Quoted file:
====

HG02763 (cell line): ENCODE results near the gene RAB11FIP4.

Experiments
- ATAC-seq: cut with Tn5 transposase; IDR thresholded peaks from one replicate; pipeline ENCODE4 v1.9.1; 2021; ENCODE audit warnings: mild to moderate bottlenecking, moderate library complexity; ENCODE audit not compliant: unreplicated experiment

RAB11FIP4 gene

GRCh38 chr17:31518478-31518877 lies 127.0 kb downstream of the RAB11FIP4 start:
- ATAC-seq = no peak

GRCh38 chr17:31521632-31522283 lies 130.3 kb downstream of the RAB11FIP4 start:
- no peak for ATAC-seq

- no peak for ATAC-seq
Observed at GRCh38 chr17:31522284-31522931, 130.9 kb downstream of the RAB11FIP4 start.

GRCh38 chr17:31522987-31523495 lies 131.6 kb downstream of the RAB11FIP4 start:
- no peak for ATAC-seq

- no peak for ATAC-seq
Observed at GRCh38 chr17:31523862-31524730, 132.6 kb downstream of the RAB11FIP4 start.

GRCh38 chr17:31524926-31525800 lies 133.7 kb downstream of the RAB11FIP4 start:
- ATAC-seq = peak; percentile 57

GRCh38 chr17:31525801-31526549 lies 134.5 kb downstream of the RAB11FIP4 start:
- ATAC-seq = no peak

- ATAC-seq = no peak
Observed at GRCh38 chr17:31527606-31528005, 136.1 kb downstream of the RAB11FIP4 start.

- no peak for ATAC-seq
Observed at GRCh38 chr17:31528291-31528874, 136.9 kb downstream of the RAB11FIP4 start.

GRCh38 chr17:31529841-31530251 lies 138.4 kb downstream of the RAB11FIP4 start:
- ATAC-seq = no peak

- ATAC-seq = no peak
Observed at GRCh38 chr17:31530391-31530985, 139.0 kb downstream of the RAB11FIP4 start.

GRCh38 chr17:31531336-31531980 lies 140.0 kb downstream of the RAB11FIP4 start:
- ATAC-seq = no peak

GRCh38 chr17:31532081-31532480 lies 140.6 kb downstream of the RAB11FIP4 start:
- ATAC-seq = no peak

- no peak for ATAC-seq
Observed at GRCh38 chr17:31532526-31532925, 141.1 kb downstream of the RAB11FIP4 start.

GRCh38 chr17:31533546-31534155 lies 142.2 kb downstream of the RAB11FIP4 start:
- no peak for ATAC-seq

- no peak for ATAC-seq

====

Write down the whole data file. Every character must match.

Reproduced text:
HG02763 (cell line): ENCODE results near the gene RAB11FIP4.

Experiments
- ATAC-seq: cut with Tn5 transposase; IDR thresholded peaks from one replicate; pipeline ENCODE4 v1.9.1; 2021; ENCODE audit warnings: mild to moderate bottlenecking, moderate library complexity; ENCODE audit not compliant: unreplicated experiment

RAB11FIP4 gene

GRCh38 chr17:31518478-31518877 lies 127.0 kb downstream of the RAB11FIP4 start:
- ATAC-seq = no peak

GRCh38 chr17:31521632-31522283 lies 130.3 kb downstream of the RAB11FIP4 start:
- no peak for ATAC-seq

- no peak for ATAC-seq
Observed at GRCh38 chr17:31522284-31522931, 130.9 kb downstream of the RAB11FIP4 start.

GRCh38 chr17:31522987-31523495 lies 131.6 kb downstream of the RAB11FIP4 start:
- no peak for ATAC-seq

- no peak for ATAC-seq
Observed at GRCh38 chr17:31523862-31524730, 132.6 kb downstream of the RAB11FIP4 start.

GRCh38 chr17:31524926-31525800 lies 133.7 kb downstream of the RAB11FIP4 start:
- ATAC-seq = peak; percentile 57

GRCh38 chr17:31525801-31526549 lies 134.5 kb downstream of the RAB11FIP4 start:
- ATAC-seq = no peak

- ATAC-seq = no peak
Observed at GRCh38 chr17:31527606-31528005, 136.1 kb downstream of the RAB11FIP4 start.

- no peak for ATAC-seq
Observed at GRCh38 chr17:31528291-31528874, 136.9 kb downstream of the RAB11FIP4 start.

GRCh38 chr17:31529841-31530251 lies 138.4 kb downstream of the RAB11FIP4 start:
- ATAC-seq = no peak

- ATAC-seq = no peak
Observed at GRCh38 chr17:31530391-31530985, 139.0 kb downstream of the RAB11FIP4 start.

GRCh38 chr17:31531336-31531980 lies 140.0 kb downstream of the RAB11FIP4 start:
- ATAC-seq = no peak

GRCh38 chr17:31532081-31532480 lies 140.6 kb downstream of the RAB11FIP4 start:
- ATAC-seq = no peak

- no peak for ATAC-seq
Observed at GRCh38 chr17:31532526-31532925, 141.1 kb downstream of the RAB11FIP4 start.

GRCh38 chr17:31533546-31534155 lies 142.2 kb downstream of the RAB11FIP4 start:
- no peak for ATAC-seq

- no peak for ATAC-seq